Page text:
With high water levels receding on many streams and rivers, state conservation biologists are now encouraging paddlers, anglers and other water lovers to take a few minutes to help protect some of the most important yet least known members of Wisconsin’s aquatic ecosystems: native freshwater mussels.
A new video shows volunteers how to search shorelines or shallow water for freshwater mussels native to Wisconsin and known by such colorful names as white heelsplitter, fatmucket, Wabash pigtoe and fluted shell. Volunteers are asked to photograph the mussels they collect and return live mussels to the water, then report that information to DNR’s Wisconsin Mussel Monitoring Program, wiatri.net/inventory/mussels.
“We have 52 native mussel species in Wisconsin and 24 of them are endangered, threatened or special concern, meaning their populations are low or declining,” said Jesse Weinzinger, a conservation biologist who coordinates the monitoring program. “We’d like to have your help in contributing information on where these mussels live so we can better understand their distribution and how to protect them.”
Such information can help guide where DNR and partners work to protect and restore mussels. For example, staff work with transportation officials to help avoid or move mussel populations when road and bridge projects could potentially impact them.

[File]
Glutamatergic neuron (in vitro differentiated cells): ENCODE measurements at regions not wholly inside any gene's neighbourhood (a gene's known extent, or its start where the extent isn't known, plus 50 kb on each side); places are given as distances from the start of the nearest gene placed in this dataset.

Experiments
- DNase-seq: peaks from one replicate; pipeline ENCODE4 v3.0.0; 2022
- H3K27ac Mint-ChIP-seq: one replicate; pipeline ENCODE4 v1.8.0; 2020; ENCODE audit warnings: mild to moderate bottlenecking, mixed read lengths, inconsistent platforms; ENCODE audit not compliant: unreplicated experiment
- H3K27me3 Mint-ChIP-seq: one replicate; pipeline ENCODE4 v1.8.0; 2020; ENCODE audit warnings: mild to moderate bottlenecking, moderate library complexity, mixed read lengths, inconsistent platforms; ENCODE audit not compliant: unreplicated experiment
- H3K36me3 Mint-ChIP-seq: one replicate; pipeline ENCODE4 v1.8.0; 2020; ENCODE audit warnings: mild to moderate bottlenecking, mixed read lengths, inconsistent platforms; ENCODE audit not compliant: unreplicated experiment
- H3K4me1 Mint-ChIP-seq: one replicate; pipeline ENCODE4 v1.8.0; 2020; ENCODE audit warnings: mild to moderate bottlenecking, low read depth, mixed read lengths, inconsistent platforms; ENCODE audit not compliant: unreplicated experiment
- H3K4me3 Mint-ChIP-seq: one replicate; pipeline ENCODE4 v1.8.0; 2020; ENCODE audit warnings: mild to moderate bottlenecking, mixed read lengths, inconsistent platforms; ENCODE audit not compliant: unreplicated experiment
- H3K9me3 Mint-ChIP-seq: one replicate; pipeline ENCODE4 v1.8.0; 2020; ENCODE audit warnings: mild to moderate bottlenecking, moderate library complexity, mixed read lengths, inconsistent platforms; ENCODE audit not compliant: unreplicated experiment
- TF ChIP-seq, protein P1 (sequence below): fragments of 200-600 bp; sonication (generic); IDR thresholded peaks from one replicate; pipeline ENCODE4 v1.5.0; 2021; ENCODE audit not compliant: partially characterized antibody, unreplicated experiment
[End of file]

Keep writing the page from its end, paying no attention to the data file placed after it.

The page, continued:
Freshwater mussels, also known as clams, are important for healthy lakes, rivers, and streams. They are not the invasive zebra mussels that potentially disrupt aquatic ecosystems and smother native mussels and are a major factor in declining native mussel populations, said Lisie Kitchel, who, like Weinzinger, works for DNR’s Natural Heritage Conservation Program.
“Native mussels are our good mussels and they are important for healthy lakes and rivers,” she said. Each native freshwater mussel can filter gallons of water a day, removing pollutants like mercury and other contaminants. They are food for raccoons, muskrats, otters, herons and other wildlife. They are even food for fish when the mussels are young.
Because native mussels filter environmental pollutants, Kitchel advises against eating them but encourages people to submit reports about them. “With 84,000 miles of streams in Wisconsin and more than 15,000 lakes, there are a great many sites we’re not able to get to,” she said. “Volunteers can help us fill in gaps in information.”
She advises people to take the time to properly evaluate the site they want to search for safety concerns before surveying, to follow the steps in the video, and report what they find. Volunteers can report by setting up a free account on the popular reporting platform iNaturalist, which has a mobile app and a website, or by emailing photos and location information to the mussel monitoring program.
To find the training video, photos and descriptions of freshwater mussels and more, search online for Wisconsin Mussel Monitoring Program.